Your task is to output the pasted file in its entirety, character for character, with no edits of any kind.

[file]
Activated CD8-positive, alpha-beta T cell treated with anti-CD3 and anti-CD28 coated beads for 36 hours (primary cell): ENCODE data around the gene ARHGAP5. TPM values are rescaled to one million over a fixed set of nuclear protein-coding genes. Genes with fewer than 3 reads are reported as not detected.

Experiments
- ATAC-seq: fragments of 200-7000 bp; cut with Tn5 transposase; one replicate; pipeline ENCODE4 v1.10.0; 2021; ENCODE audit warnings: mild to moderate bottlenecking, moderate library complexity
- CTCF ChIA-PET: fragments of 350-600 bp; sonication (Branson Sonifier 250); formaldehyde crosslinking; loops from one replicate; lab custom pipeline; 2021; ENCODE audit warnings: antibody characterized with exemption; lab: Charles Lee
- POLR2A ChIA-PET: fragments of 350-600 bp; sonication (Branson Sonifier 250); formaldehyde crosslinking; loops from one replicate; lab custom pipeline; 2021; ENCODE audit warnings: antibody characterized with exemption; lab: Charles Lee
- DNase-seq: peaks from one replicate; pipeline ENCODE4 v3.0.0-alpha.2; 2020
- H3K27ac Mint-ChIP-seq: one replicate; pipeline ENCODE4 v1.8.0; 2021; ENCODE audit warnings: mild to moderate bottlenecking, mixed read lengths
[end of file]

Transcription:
Activated CD8-positive, alpha-beta T cell treated with anti-CD3 and anti-CD28 coated beads for 36 hours (primary cell): ENCODE data around the gene ARHGAP5. TPM values are rescaled to one million over a fixed set of nuclear protein-coding genes. Genes with fewer than 3 reads are reported as not detected.

Experiments
- ATAC-seq: fragments of 200-7000 bp; cut with Tn5 transposase; one replicate; pipeline ENCODE4 v1.10.0; 2021; ENCODE audit warnings: mild to moderate bottlenecking, moderate library complexity
- CTCF ChIA-PET: fragments of 350-600 bp; sonication (Branson Sonifier 250); formaldehyde crosslinking; loops from one replicate; lab custom pipeline; 2021; ENCODE audit warnings: antibody characterized with exemption; lab: Charles Lee
- POLR2A ChIA-PET: fragments of 350-600 bp; sonication (Branson Sonifier 250); formaldehyde crosslinking; loops from one replicate; lab custom pipeline; 2021; ENCODE audit warnings: antibody characterized with exemption; lab: Charles Lee
- DNase-seq: peaks from one replicate; pipeline ENCODE4 v3.0.0-alpha.2; 2020
- H3K27ac Mint-ChIP-seq: one replicate; pipeline ENCODE4 v1.8.0; 2021; ENCODE audit warnings: mild to moderate bottlenecking, mixed read lengths